Kusch Family Monument

  • Kusch Family Monument © Goethe-Institut Montreal
    Kusch Family Monument
  • Gravestone of Kusch family © Goethe-Institut Montreal
    Gravestone of Kusch family

Kusch Family Monument

Called the “first family of Saskatoon,” the Kusch family is considered to be the first couple with children to settle and make a life in the city. Karl (1840-1915) and Julia (1839-1923) Kusch emigrated from Neustadt, Germany, and despite being both a religious and linguistic minority in the Anglo-Methodist dominated settlement of the Temperance Colony, the family is considered to have made influential contributions to the history of Saskatoon’s agricultural, religious, and social life.

The Kusch family arrived in Saskatoon in 1883 along with other settlers of the Temperance Colonization Society. The Kusch family first traveled from Ontario to Moose Jaw by railway and then made the trip from Moose Jaw to Saskatoon by horse-drawn carts. Information presented to the Kusch family by the Temperance Colony showed Saskatoon in an idealized and aspirational form where the city looked like a burgeoning industrial centre, when in reality the city population was mostly bachelors living in tents. For instance, the family was told that there would be a store in the city where they could buy supplies, but when they arrived in Saskatoon there was not even one store, causing Karl Kusch to have to make the 15 day trip back to Moose Jaw to buy supplies. The Kusch family had 8 children and their family continued homesteading for over 100 years.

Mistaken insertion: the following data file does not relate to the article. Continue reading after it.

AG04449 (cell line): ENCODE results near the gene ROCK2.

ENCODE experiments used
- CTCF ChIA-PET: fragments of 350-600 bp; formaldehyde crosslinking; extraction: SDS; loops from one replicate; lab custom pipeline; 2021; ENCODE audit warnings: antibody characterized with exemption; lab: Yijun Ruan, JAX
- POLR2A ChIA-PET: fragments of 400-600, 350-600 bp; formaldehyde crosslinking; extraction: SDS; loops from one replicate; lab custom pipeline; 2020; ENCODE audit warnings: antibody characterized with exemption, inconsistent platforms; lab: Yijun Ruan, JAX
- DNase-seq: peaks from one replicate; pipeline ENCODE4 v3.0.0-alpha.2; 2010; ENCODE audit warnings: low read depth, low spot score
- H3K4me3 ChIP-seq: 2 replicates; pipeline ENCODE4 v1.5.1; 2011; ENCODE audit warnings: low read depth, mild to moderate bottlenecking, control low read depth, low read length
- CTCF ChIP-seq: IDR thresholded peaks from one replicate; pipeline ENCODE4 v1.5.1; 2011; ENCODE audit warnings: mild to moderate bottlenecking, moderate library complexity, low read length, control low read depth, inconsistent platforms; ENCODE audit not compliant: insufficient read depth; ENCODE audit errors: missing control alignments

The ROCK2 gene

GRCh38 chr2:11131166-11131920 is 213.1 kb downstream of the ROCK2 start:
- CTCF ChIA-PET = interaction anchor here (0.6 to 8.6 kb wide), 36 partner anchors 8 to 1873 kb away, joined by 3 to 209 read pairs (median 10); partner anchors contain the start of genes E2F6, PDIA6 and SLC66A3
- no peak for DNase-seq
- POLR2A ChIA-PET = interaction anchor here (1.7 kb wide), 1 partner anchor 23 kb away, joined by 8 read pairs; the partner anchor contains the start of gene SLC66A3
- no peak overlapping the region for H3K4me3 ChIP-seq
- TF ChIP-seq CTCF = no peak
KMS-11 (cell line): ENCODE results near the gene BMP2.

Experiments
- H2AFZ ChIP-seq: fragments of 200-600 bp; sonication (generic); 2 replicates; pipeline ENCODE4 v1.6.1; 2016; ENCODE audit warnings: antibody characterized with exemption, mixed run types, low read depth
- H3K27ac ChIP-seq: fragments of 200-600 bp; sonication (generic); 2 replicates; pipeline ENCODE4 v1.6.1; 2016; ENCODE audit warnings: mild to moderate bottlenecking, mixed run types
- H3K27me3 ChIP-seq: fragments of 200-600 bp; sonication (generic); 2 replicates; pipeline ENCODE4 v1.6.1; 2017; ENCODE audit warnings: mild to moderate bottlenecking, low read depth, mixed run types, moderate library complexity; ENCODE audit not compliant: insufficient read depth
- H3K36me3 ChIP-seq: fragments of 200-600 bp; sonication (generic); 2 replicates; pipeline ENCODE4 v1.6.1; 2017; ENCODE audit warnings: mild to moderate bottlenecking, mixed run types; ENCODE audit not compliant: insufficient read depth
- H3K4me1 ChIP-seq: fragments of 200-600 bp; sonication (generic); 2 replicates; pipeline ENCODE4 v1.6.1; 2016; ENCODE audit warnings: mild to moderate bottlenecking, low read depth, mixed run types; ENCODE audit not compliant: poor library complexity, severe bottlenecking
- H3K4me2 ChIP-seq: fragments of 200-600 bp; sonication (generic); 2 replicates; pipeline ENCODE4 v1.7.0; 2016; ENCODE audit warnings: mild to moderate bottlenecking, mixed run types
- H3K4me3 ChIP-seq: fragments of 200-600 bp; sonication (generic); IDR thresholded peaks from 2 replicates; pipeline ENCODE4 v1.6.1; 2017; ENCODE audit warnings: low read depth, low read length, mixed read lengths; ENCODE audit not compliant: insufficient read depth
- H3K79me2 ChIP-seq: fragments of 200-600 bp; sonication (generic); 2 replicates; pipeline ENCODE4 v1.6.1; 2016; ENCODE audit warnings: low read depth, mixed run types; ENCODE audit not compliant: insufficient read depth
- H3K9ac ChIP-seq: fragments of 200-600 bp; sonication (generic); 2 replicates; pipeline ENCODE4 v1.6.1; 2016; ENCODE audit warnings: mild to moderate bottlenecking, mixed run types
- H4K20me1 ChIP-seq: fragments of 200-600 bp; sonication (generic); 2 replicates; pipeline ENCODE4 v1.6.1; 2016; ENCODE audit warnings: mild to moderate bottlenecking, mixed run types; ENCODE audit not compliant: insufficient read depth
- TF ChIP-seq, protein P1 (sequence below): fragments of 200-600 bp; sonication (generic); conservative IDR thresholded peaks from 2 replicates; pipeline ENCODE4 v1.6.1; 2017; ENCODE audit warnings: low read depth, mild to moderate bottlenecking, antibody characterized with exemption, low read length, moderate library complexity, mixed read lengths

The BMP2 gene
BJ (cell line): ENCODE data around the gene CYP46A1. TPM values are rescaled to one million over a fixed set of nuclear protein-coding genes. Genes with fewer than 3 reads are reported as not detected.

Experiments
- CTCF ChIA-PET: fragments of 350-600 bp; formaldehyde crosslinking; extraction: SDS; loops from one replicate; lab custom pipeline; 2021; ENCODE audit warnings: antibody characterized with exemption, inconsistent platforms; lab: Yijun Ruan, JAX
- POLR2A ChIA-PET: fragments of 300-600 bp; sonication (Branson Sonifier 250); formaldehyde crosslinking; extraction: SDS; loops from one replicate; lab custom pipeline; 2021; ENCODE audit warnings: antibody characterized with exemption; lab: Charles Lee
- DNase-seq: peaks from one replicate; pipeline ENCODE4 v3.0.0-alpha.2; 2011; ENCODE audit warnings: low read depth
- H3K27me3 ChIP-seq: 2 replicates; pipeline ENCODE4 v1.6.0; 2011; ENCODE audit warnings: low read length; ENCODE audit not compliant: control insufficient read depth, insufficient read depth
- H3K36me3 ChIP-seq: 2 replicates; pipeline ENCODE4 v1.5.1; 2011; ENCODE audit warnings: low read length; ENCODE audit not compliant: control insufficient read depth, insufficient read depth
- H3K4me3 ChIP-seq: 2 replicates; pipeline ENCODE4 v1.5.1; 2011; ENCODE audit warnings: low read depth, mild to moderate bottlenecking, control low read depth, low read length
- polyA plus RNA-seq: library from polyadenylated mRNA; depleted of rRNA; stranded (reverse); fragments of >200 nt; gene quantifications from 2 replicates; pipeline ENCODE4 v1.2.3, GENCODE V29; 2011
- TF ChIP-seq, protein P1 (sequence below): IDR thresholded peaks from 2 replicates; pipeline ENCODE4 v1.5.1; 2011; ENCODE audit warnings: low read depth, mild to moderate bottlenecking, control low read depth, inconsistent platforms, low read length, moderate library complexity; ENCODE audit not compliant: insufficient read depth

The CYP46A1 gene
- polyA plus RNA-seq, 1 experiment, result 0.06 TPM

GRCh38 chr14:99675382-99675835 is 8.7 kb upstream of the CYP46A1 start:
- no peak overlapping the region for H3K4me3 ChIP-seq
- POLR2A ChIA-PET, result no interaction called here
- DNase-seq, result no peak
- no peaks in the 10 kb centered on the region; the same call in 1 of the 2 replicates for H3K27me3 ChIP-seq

There are several historical points of interest and memorials in Saskatoon associated with the Kusch family. The Kusch family donated land to the St. Paul’s Cathedral which became the first Catholic parish in Saskatoon and was established in 1903. The cornerstone of the church was laid by then Prime Minister Wilfred Laurier at the first mass in 1911. Karl Kusch also donated land for a Catholic portion of the Woodland Cemetery. Kusch family descendants donated land for the Erindale Alliance Church to be built. The Kusch family is honoured at the church with a monument showing a plow uncovered in the shelterbelt, with a description of the significance of the family, the hardships of early homesteaders, as well as a brief mention of the social and political conditions for settlers at the time. A street named after the family, Kusch Crescent, can also be found in Saskatoon in the neighbourhood of Mayfair, while Kusch Park is located in Willowgrove.

Recognized by the provincial government for their contributions to farming and agriculture for over one hundred years, the Kusch family was influential in the early developments of Saskatoon and particularly to the minority Catholic community.